Beautiful Boy Blu-ray review
Beautiful Boy is a fairly traditional addiction drama about a nice middle-class boy who becomes corrosively consumed by drugs. These types of film walk a very fine line. Go in too soft and you can end up romanticising addiction. Or you can go the other way and essentially make something that is almost unwatchable. Beautiful Boy dips its toe either side of this line.
Based on the separate memoirs of David and Nic Sheff, Beautiful Boy begins with David Sheff (Steve Carell) visiting a specialist physician to talk about his son’s crystal meth addiction. It’s a terrific scene, and the camera never leaves Carell, who is terrific throughout the film. We then flashback to meet his son Nic (Timothée Chalamet) who turns up at home having been missing for a few days. Obviously coming down from a drug high, David checks him into rehab.
Carell and Chalamet are both on fine form, and director Felix Van Groeningen imbues the whole thing with achingly beautiful visuals and melancholic soundtrack choices. However, not everything works in this film. From a basic storytelling perspective it falls desperately flat. Episodic in nature, and repetitive, the film (accurately of course) depicts Nic getting clean, then relapsing over and over again. It might be factual, but it doesn’t work dramatically.
Flashing back and forth in time, drawing on the two separate accounts, we see Nic fall into addiction through the most banal and cliched way. He is the quintessential disaffected kid who feels alienated and that no one understands him, so he reads Bukowski and listens to the Melvins. Now I know this is how a lot of addiction begins, especially with comfortable middle-class kids. But I personally found the depiction of Nic’s journey to be somewhat underwhelming. I don’t think it rings true, and the whole thing left me cold.
One of the things the film does extremely well is show how Nic’s actions impact on the rest of his family, but apart from a few track lines on his arms, we never really see the physical consequences of what he is doing to himself. With his heartthrob features and beautiful mop of wavy dark hair, Chalamet looks as if he’s never touched a Class A in his life. It feels a bit dishonest.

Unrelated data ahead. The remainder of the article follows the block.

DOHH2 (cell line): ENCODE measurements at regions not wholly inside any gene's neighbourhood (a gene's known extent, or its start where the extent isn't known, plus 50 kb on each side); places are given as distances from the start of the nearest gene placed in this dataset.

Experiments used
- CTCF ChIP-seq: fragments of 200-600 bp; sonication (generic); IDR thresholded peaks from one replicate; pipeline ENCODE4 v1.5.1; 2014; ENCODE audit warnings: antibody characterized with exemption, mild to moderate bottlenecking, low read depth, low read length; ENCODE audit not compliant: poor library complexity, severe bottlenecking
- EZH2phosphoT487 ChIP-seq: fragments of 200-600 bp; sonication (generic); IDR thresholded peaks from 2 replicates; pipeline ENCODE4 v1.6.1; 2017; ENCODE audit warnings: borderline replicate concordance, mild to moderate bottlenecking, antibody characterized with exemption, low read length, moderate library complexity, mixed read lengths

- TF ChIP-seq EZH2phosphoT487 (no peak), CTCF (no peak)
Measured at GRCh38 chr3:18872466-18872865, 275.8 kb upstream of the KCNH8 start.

The scenes where David explores the scientific and physiological realities of crystal meth addiction are really interesting, but like most of the good things in Beautiful Boy, it is undercut by something far less impressive. For example, the unintentionally hilarious scene where David finds Nic’s journal and starts reading the disturbing contents. It’s shot and tonally pitched like the moment in a horror movie when the parent starts flicking through all of the terrifying drawings their child has done of some supernatural beastie that is haunting them. Hey, maybe it was intentional. Either way, it’s rubbish.
What keeps you watching however, are the fantastic performances from the cast. The two leads do tremendous work, especially Steve Carell who continues to impress in non-comedic roles. The film is ultimately about the painful lengths and limits of a father’s love, and Carell really makes the emotional peaks hit home. But a special mention must go to Maura Tierney as Karen, David’s second wife and Nic’s stepmom. She is tremendous, and arguably the MVP of the whole thing.
But even with the fabulous performances, and pretty visuals, Beautiful Boy is an incredibly hard film to recommend. It is excruciatingly painful to watch. Certainly not a film I would look forward to revisiting.
The blu-ray release comes with a few special features. First up is The Cinematic Journey, a very short featurette of interviews with the cast and filmmakers talking about how the film was made. The True Story Behind the Film is an interview with the real David and Nic. There is a short featurette about the ensemble cast, and interviews with Amy Ryan, Steve Carell, and Timothée Chalamet.